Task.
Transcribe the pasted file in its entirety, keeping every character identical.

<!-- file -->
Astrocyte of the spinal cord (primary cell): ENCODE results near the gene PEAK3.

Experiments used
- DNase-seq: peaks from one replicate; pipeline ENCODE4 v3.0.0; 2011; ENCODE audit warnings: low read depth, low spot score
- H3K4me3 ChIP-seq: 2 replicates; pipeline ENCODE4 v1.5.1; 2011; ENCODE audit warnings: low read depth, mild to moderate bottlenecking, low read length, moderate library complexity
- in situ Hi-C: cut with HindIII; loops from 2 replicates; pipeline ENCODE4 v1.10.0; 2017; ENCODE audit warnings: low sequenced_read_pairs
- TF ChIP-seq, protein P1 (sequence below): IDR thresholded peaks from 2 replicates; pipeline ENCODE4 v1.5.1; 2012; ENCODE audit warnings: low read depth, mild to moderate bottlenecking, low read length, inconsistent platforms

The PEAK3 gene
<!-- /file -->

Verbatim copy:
Astrocyte of the spinal cord (primary cell): ENCODE results near the gene PEAK3.

Experiments used
- DNase-seq: peaks from one replicate; pipeline ENCODE4 v3.0.0; 2011; ENCODE audit warnings: low read depth, low spot score
- H3K4me3 ChIP-seq: 2 replicates; pipeline ENCODE4 v1.5.1; 2011; ENCODE audit warnings: low read depth, mild to moderate bottlenecking, low read length, moderate library complexity
- in situ Hi-C: cut with HindIII; loops from 2 replicates; pipeline ENCODE4 v1.10.0; 2017; ENCODE audit warnings: low sequenced_read_pairs
- TF ChIP-seq, protein P1 (sequence below): IDR thresholded peaks from 2 replicates; pipeline ENCODE4 v1.5.1; 2012; ENCODE audit warnings: low read depth, mild to moderate bottlenecking, low read length, inconsistent platforms

The PEAK3 gene